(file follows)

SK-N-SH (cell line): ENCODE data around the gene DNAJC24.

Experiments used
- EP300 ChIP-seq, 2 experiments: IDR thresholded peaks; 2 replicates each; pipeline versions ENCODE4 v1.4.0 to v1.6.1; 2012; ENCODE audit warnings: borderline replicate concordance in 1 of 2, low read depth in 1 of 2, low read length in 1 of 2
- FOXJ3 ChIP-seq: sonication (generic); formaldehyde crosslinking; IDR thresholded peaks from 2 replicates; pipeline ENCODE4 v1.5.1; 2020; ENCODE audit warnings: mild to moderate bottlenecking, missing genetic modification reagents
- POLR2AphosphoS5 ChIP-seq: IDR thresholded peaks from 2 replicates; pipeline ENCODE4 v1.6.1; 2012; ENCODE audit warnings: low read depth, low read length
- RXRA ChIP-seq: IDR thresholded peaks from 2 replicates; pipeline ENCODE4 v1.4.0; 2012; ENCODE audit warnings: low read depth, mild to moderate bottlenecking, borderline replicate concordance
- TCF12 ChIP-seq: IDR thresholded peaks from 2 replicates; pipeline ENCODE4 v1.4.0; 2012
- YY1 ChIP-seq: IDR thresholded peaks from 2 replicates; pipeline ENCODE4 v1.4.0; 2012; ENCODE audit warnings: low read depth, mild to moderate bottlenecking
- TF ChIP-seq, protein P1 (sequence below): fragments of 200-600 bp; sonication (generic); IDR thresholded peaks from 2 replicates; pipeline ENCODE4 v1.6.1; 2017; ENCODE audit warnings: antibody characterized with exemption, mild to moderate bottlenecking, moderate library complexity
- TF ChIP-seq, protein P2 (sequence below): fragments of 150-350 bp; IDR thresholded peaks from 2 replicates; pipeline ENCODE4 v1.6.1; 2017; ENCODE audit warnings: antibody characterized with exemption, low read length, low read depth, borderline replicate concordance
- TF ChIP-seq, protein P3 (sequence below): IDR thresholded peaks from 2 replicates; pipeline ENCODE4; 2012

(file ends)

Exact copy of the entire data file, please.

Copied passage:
SK-N-SH (cell line): ENCODE data around the gene DNAJC24.

Experiments used
- EP300 ChIP-seq, 2 experiments: IDR thresholded peaks; 2 replicates each; pipeline versions ENCODE4 v1.4.0 to v1.6.1; 2012; ENCODE audit warnings: borderline replicate concordance in 1 of 2, low read depth in 1 of 2, low read length in 1 of 2
- FOXJ3 ChIP-seq: sonication (generic); formaldehyde crosslinking; IDR thresholded peaks from 2 replicates; pipeline ENCODE4 v1.5.1; 2020; ENCODE audit warnings: mild to moderate bottlenecking, missing genetic modification reagents
- POLR2AphosphoS5 ChIP-seq: IDR thresholded peaks from 2 replicates; pipeline ENCODE4 v1.6.1; 2012; ENCODE audit warnings: low read depth, low read length
- RXRA ChIP-seq: IDR thresholded peaks from 2 replicates; pipeline ENCODE4 v1.4.0; 2012; ENCODE audit warnings: low read depth, mild to moderate bottlenecking, borderline replicate concordance
- TCF12 ChIP-seq: IDR thresholded peaks from 2 replicates; pipeline ENCODE4 v1.4.0; 2012
- YY1 ChIP-seq: IDR thresholded peaks from 2 replicates; pipeline ENCODE4 v1.4.0; 2012; ENCODE audit warnings: low read depth, mild to moderate bottlenecking
- TF ChIP-seq, protein P1 (sequence below): fragments of 200-600 bp; sonication (generic); IDR thresholded peaks from 2 replicates; pipeline ENCODE4 v1.6.1; 2017; ENCODE audit warnings: antibody characterized with exemption, mild to moderate bottlenecking, moderate library complexity
- TF ChIP-seq, protein P2 (sequence below): fragments of 150-350 bp; IDR thresholded peaks from 2 replicates; pipeline ENCODE4 v1.6.1; 2017; ENCODE audit warnings: antibody characterized with exemption, low read length, low read depth, borderline replicate concordance
- TF ChIP-seq, protein P3 (sequence below): IDR thresholded peaks from 2 replicates; pipeline ENCODE4; 2012